Throughout the tour, you pick up some history of Highclere Castle; you see many photos and portraits of the current earl – 8th Earl of Carnarvon, countess, their children, including ones from the earl’s former marriage and ones from the current countess, and those of the former generations. You won’t forget it is Downton Abbey either; the bedrooms on display are marked as Lady Grantham’s room or Lady Mary’s room where Mr. Pamuk dies, etc. An interesting mix of reality and make-believe, and that is probably what we should take way with us.

The 5th earl was an enthusiastic Egyptologist and sponsored excavation of some Egyptian noble tombs in early 1900s. There was an Egyptian exhibit available when we were there, for an extra charge.

Highclere Castle will reopen to the public for several days in Dec. to host events for charities and tickets according to its website are already sold out.

Downton Abbey Season 5 started in UK on Sep 21 when we were in London. I could see it with a click of the TV remote. I debated, part of me wanted to see it and part of me did not like the idea of starting it and having to wait for a few more months to see the rest of the season. What happened was that we had a busy day and came back too late for it anyway.

Highclere Castle

Highclere Castle


Highclere Castle

Highclere Castle


Temple of Diana

Temple of Diana


Front Entrance

Front Entrance


Garden

Garden

“You Live in Light”

A Downton Abbey fan, I started Daisy Goodwin’s American Heiress with a keen curiosity. Coincidentally our heroine, the American Heiress, is also named Cora and a contemporary of Lady Cora. With Lady Cora’s vision flashing up every now and then, I plunged into Miss Cora Cash’s quite adventurous journey.

An American Heiress at the end of 19th century, “the richest girl in the world”, Cora Cash is ushered to England by her Ambitious mother, Mrs. Cash, and thereby starts the hunt for a tilted husband. Serendipitously, Cora falls, literally, into the hands of Duke of Wareham, by way of a riding accident. Without any of the anticipated lengthy, bitter and sweet courtship, they are engaged within a week’s time. Despite a few setbacks, they are married as planned and their wedding in Newport, Rhode Island of America is a tremendous sensation.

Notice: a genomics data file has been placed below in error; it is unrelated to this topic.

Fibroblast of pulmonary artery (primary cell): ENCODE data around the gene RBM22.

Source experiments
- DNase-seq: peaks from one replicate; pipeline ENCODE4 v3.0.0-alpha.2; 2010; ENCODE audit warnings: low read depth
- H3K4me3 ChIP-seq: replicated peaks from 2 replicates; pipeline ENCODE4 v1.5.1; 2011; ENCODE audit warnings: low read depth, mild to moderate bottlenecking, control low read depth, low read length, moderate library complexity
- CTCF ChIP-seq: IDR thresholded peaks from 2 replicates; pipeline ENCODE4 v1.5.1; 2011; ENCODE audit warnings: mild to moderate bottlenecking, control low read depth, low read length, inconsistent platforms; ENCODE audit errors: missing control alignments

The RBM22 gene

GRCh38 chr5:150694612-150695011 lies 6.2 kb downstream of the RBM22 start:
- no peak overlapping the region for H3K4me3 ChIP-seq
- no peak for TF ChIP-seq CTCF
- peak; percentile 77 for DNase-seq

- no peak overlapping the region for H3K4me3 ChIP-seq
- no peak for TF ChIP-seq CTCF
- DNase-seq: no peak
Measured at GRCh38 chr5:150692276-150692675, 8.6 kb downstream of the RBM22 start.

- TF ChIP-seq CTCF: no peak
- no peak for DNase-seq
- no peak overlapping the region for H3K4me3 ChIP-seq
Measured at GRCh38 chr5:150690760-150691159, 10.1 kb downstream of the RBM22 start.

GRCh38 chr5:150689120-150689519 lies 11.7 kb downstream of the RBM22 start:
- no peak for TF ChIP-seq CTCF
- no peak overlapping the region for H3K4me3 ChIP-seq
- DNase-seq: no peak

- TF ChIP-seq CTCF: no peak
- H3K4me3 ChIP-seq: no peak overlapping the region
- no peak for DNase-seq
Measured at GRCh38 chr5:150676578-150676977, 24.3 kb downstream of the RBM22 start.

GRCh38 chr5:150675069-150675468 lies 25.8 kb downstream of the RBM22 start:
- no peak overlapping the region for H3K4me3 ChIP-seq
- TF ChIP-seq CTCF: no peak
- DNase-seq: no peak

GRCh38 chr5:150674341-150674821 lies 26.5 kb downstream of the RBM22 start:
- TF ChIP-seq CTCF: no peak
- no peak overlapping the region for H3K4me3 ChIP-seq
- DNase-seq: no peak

The real tests, trials and tribulations come after Cora starts her life as Duchess of Wareham and Chatelaine of Lulworth estate. As Cora braves on in her new life, she finds herself very much at odds with those around her, including her husband and mother in law.

Although not the first novel capturing that intriguing phenomena of American money marrying English titles, I find the juxtaposition and contrasting of the free New World and the quaint Old World as portrayed in American Heiress fascinating.

In the older days, marrying for love was obviously not an aristocratic aspiration while social climbing and preserving family title, wealth and power at all cost were more of the accepted norms. As a result, many lived a life rife with intrigue and betrayal. Underneath the calm and elegant veneer there were often lies, secrets, repressed feelings, twisted spirits and in many cases cruelty. Although Jane Austen brought the idea of marrying for love front and center early 19th century, it was however much later that it began to resonate and take hold.

Mrs. Cash does indeed aspire to buy her way into higher society as mother-in-law of an English duke, or even of a prince, if she could have managed it. Cora Cash however actually marries for love and she thinks her husband wants her too besides her money. And little she imagines the treacherous web of foreign sense and value ahead. Lucky for Miss Cora Cash, things work out. Besides the money, it is her way. It is because, as her husband puts it, she lives in light and she alone can wipe away all the shadows for him.

It is a pleasurable read and quite an education on the fashion of the days. And it turns out American Heiress can pass perfectly as a prequel for Downton Abbey.